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Gorod masterov (1966)

The free medieval city with the majestic castle, the picturesque market square and cozy houses is conquered by troops of the spiteful knight de Malicorn. The mean tyrant dispatches spies ... See full summary »

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Writers:

, (story "Skazka o dvukh gorbunakh")
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Cast

Cast overview, first billed only:
Georgi Lapeto ...
Karakol'
Marianna Vertinskaya ...
Veronika
Lev Lemke ...
Duke de Malikorn
Pavel Shpringfeld ...
Musharon
...
Klik-Klyak
Yelizaveta Uvarova ...
Tafaro
Roman Filippov
Vasiliy Bychkov ...
Timolle (as Vasya Buchkov)
Zinoviy Gerdt ...
An artist
...
Firen jr.
Leonid Kanevskiy
Oleg Karavaychuk ...
(as Oleg Karavajchuk)
Nikolay Kharitonov ...
Master Firen (as N. Kharitonov)
Igor Komarov ...
Gilliom Gotshalk
Vladimir Kremena ...
Ninosh
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Storyline

The free medieval city with the majestic castle, the picturesque market square and cozy houses is conquered by troops of the spiteful knight de Malicorn. The mean tyrant dispatches spies everywhere, hires informers and is going to marry the first beauty - Veronika with distinguished shape of Marianna Vertinskaya. But the freedom-loving humpback Karakol to whom disposal of a hump and a wedding with Veronika is predicted brings together the humiliated inhabitants on fight against conquerors.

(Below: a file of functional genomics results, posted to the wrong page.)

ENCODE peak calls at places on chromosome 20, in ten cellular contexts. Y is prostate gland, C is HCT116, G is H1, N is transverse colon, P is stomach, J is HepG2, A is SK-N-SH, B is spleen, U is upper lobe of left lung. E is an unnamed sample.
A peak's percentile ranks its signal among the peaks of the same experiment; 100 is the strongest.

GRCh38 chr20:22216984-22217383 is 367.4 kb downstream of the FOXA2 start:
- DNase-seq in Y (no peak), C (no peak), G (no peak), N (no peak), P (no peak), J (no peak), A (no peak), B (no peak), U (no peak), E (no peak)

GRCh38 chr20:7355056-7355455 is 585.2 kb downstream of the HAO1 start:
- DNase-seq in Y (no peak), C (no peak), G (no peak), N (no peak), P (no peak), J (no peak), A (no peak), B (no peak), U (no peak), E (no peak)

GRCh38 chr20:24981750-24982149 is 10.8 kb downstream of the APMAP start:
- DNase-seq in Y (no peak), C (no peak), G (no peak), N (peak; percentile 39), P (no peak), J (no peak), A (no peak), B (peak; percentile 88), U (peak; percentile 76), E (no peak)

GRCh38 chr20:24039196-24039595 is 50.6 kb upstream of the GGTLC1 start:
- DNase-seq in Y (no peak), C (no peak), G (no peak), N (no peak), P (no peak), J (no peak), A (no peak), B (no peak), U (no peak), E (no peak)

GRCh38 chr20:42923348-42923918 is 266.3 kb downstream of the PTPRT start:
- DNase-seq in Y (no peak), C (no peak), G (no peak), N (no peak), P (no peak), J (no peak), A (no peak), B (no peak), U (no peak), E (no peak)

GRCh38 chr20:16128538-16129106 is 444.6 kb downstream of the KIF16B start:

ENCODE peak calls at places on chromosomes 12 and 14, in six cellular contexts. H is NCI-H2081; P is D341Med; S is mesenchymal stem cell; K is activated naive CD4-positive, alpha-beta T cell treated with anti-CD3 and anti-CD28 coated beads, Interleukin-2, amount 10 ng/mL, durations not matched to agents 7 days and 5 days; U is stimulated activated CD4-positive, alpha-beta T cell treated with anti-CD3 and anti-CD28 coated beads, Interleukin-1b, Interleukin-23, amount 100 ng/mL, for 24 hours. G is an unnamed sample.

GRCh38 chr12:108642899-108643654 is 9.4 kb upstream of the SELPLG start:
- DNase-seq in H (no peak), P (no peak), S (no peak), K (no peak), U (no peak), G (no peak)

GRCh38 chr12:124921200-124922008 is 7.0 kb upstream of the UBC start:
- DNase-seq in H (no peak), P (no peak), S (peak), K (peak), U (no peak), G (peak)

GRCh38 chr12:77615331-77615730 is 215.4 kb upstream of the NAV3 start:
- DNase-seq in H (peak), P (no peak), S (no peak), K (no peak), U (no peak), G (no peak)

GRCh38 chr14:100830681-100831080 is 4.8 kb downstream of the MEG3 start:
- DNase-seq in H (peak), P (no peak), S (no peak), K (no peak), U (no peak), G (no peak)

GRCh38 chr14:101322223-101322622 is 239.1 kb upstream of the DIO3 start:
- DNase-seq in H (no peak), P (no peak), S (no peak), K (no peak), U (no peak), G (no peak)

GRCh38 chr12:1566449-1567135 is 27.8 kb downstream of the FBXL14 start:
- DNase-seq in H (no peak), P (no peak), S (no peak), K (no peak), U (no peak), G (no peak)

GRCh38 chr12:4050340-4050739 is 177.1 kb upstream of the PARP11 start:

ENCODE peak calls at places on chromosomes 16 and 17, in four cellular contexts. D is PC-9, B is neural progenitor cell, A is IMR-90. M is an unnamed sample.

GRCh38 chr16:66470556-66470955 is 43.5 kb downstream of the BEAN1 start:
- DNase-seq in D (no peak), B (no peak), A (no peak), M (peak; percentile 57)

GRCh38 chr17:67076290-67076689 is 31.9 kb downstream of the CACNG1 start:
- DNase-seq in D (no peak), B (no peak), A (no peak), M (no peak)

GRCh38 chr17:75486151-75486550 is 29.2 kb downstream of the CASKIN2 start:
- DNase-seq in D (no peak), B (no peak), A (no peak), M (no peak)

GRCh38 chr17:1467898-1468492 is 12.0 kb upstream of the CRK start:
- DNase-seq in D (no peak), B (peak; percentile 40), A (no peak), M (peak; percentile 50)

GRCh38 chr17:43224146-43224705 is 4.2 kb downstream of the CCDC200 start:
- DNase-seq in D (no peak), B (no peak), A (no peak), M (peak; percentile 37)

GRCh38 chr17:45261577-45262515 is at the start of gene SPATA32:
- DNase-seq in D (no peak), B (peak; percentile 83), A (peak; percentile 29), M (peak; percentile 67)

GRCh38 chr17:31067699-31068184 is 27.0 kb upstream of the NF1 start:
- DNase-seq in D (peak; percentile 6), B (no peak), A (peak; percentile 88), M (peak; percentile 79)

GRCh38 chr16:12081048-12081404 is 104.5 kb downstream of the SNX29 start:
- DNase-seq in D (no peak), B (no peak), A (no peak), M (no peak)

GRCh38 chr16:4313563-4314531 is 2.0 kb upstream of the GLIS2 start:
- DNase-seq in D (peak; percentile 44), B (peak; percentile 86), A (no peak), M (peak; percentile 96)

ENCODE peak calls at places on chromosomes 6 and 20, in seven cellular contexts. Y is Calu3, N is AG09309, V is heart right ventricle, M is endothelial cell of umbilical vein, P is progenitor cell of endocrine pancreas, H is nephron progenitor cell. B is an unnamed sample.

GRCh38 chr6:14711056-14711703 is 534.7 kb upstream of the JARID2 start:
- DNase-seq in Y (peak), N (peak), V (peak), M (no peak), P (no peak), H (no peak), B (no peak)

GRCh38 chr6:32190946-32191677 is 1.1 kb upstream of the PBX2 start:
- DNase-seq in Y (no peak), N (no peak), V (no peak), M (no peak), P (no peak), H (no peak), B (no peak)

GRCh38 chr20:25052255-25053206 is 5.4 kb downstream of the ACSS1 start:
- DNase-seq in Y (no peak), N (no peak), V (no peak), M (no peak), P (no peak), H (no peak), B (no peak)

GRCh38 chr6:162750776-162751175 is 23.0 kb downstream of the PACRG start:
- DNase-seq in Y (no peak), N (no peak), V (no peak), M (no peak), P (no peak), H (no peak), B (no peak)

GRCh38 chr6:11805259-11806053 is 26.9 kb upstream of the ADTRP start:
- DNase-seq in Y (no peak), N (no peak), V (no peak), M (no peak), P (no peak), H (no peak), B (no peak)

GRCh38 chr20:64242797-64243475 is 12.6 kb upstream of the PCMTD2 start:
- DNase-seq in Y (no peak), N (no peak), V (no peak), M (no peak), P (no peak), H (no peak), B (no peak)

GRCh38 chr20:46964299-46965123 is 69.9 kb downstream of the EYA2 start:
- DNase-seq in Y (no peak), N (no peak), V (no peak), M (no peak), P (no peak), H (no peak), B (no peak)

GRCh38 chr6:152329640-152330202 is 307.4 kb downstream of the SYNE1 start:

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Details

Country:

Language:

Release Date:

24 January 1966 (Soviet Union)  »

Also Known As:

The City of Masters  »

Company Credits

Production Co:

 »
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Technical Specs

Sound Mix:

Color:

Aspect Ratio:

1.33 : 1
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User Reviews

 
A fairy tale for children, or an allegory of Aleksandr Nevsky for adults.
7 April 2008 | by See all my reviews

A better translation of the Russian title "Gorod Masterov" would perhaps be "The City of Craftsmen", which was the version used by the BBC when the film was screened by the BBC in 3 parts for children's television in 1967.

And for children this is indeed a fairy tale, though for adults there is something much darker. For an adult, especially a Russian adult, the film is a wonderful parallel to Eisenstein's "Aleksandr Nevsky" - the choice of Tallinn's conical towers and bastions as a backdrop, the clothing and armour of the evil Duke's men to resemble the German Knights of the Order of the Sword, the quasi-religious character of Guillaume, the Duke's evil right-hand man, and the heroic resistance brought to victory by a man engaged in a humble occupation. There even seems to be a homage paid to the Robert Helpmann film of "Tales of Hoffmann" with similar use of views of stylised roof cocks, weather vanes and steep gabled houses.

The colour and design are superb, and so is the music. I loved this film when I first saw it 40 years ago, and even now catch myself whistling haunting melody Karakol' sings!


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